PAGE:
what I learned from a decade of fear

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Are white privilege, second-class citizenship, surveillance, and interrogation the market price we pay for peace, order, and good government?  What of the lives of others, whose countries are disrupted in the name of our safety and comfort?

In an idealistic act of penance, Canadian-born white male Lyon Smith submits to having Colombian-born brown female migrant Beatriz Pizano pull incriminating details from his more-or-less average life. Under a visual palette composited from live security cameras and found footage, what begins as a eulogy for the human costs of our collective safety becomes a ritual to atone for a decade of repression, war, and paranoia.


Directed and designed by multi-award winning artist and Aluna Artistic Producer, Trevor Schwellnus, this daring piece showcases Aluna’s continuing commitment to risk and experimentation. After successful development through a Theatre Centre Residency, and presentations in New York City (La MaMa ETC), Bogotá, Colombia (Festival Alternativo), and Montreal (The Hemispheric Institute’s Encuentro), and Toronto (Aluna Theatre), the piece returns to The Theatre Centre for a remount at the Progress Festival following a 2015 Dora Award nomination for Outstanding New Play.

Thursday – Friday – Saturday at 10pm, Sunday at 2pm: January 21-24, 2016

“The two actors are so sincere in their speeches and interactions, have such strong chemistry, that we can almost – not quite, but almost – be lulled into accepting some pretty outrageous statements. That’s part of the power of this show, a Möbius strip that turns on itself at the end, blending politics and emotions in an unusual theatrical package.”
– Jon Kaplan, NOW magazine

 “It’s not often that a show so rooted in the scariest sorts of political misappropriation of power offers thoughtful character development and humour as well.”
– Dani Phillipson, Royal Holloway University, UK

“A fresh, visceral interrogation of how fear terrorizes us into building prisons and fortresses that confine our minds and others bodies.”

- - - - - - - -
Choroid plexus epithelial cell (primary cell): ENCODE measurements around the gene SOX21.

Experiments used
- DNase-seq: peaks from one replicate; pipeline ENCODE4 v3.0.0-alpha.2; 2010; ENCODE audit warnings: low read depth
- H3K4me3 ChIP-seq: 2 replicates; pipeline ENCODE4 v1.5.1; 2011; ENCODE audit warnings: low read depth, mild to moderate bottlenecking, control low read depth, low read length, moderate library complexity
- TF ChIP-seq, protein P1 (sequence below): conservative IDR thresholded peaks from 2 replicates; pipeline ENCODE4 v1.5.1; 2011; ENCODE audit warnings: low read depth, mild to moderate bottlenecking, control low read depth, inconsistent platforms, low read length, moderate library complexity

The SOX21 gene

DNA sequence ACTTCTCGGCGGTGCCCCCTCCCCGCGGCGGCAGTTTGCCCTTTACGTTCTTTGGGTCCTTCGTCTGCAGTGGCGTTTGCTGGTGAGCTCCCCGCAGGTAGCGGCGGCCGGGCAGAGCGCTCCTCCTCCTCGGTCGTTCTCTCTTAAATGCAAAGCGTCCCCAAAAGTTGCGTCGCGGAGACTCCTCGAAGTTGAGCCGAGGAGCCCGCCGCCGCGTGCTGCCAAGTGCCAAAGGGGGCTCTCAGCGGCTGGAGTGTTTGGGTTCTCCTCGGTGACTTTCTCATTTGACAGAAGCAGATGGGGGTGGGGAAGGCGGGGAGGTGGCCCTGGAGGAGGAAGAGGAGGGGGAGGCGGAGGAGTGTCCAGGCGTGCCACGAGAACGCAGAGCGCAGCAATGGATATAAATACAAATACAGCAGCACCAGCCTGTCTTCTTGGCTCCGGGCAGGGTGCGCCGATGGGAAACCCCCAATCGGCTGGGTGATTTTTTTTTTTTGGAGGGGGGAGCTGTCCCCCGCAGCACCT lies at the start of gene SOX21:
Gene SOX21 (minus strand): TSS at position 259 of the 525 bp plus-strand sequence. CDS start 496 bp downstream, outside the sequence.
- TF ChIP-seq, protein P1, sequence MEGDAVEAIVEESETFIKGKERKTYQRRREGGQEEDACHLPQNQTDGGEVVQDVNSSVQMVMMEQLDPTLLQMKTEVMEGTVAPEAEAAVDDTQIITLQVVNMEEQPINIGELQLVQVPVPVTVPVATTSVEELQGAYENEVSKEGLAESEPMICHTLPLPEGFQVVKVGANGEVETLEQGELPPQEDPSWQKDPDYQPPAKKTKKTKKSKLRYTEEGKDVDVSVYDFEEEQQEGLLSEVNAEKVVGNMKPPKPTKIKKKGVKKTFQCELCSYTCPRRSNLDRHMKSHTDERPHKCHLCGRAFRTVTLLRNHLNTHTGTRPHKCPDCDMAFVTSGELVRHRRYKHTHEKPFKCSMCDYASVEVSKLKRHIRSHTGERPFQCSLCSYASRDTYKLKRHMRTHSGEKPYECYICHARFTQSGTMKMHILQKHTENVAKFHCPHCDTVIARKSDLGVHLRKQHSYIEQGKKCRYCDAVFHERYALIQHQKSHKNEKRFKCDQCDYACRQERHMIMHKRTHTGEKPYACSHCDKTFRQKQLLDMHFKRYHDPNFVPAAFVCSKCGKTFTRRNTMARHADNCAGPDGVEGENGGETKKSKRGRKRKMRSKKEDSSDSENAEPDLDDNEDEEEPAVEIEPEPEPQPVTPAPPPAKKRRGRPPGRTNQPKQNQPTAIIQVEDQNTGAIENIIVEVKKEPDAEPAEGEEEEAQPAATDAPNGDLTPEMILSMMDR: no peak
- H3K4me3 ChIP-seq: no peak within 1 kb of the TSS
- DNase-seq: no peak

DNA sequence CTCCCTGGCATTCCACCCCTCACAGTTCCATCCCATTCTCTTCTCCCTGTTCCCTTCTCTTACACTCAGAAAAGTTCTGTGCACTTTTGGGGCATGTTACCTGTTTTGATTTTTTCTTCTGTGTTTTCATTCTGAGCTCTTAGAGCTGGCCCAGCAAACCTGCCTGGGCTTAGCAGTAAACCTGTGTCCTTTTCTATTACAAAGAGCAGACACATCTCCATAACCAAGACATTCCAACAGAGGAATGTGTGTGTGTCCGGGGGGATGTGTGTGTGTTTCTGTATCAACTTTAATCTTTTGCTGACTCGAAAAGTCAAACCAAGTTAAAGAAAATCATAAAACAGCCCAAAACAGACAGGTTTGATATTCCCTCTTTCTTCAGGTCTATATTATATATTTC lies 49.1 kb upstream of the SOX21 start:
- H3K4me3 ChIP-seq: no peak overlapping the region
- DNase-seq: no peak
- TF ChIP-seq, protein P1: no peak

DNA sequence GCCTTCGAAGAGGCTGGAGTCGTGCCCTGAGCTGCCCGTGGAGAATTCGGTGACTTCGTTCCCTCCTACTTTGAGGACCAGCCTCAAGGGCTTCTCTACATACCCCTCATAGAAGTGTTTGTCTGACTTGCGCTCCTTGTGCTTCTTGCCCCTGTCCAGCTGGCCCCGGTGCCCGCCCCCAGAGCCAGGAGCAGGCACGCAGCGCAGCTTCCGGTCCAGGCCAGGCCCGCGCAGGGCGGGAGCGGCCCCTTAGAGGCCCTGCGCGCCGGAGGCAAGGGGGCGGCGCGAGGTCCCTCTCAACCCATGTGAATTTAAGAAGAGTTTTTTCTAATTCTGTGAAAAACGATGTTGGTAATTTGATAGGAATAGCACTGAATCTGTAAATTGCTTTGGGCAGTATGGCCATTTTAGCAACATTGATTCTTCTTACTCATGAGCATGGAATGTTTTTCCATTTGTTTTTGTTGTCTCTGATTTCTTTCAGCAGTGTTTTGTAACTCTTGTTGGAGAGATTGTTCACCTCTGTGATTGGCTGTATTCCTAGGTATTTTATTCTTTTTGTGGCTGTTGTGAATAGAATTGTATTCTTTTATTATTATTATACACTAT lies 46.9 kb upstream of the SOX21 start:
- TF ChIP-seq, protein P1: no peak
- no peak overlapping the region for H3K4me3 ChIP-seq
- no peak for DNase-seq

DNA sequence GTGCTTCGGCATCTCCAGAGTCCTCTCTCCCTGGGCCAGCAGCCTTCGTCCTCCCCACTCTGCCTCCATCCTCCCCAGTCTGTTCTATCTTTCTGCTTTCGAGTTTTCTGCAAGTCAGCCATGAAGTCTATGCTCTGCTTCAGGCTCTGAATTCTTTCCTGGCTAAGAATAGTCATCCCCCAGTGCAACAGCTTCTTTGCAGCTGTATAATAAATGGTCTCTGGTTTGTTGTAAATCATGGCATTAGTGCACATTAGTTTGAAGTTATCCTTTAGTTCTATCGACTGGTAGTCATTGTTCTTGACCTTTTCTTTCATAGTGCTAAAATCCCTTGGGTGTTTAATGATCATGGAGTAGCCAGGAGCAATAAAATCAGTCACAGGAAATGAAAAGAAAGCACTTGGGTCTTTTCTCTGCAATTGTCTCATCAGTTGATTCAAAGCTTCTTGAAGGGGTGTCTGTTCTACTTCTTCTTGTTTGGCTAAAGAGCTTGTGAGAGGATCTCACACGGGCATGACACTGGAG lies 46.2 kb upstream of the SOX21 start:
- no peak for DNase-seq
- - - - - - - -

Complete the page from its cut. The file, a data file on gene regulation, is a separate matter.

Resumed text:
– Helene Vosters, performance artist

“In only 65 minutes this remarkable performance piece sums up the contradictions in modern life ten years or more since the “War on Terror” was launched.”
– Christopher Hoile, Stage Door

“Both Beatriz Pizano and Lyon Smith give strong performances that make you want to watch them…”
– Jeremy Gardiner, Mooney on Theatre


Created and performed by:  Beatriz Pizano, Trevor Schwellnus, Lyon Smith
Director / Scenographer:  Trevor Schwellnus
Sound Design:  Lyon Smith
Choreography consultant:  Ame Henderson
Costume consultant: Erin Gerofsky
Assistant Director: Sebastian Marziali
Production assistant: Jessica Zepeda
Surtitle translation: Carlos Gonzalez-Vio and Olimpia Boido
Producer: Sue Balint

Read the director’s notes.

This production is tour-ready with a team of four.

Previous presentations:
New York City (La MaMa ETC) – March 2014
Bogotá, Colombia (Festival Alternativo) – April 2014
Montreal, Quebec (The Hemispheric Institute’s Encuentro) – June 2014
Toronto, Ontario (Aluna Theatre) – November 2014

The Refuge of Freidel (El Refugio de Freidel)

DSC_1330 Liliana Suarez refugiodefreidel foto Katherine Fleitas 680px

From Colombia’s Avant-Garde theatre to Toronto’s after-hours service industry, Liliana puts a face and a name to the refugee experience. Liliana weaves her experiences of forced displacement, arrival, and her journey as an artist in Canada, with the  plays of controversial Colombian theatre-maker, and her director, Jose Manuel Freidel: an artist who fought against his society’s indifference toward injustice. Freidel was assassinated a few blocks away from his beloved theatre at the age of 39.

“Leaving my country of origin meant making a complete stop in my life as a theatre artist. Creating as an actor had always been vital for my identity and development as a person and as a woman. And then there I was, in a new world, charged inside with memories and images and with no means to express them, as I had done so before in my life.” – Liliana

A collective creation by Liliana Suarez Henao and Beatriz Pizano.

Toronto Premiere at the Progress Festival at the Theatre Centre, Jan.20-23, 2016

Nohayquiensepa (Nooneknows)

How do we deal with the death of strangers? Nohayquiensepa is a multidisciplinary presentation inspired by events in a Colombian river town on the fringe of great violence. A fresh integration of video, story, and movement through collaborative creation.


A powerful dance/theatre piece about the struggles of the indigenous women and the genocide of the Mayan nation in Guatemala between 1978 and 1984.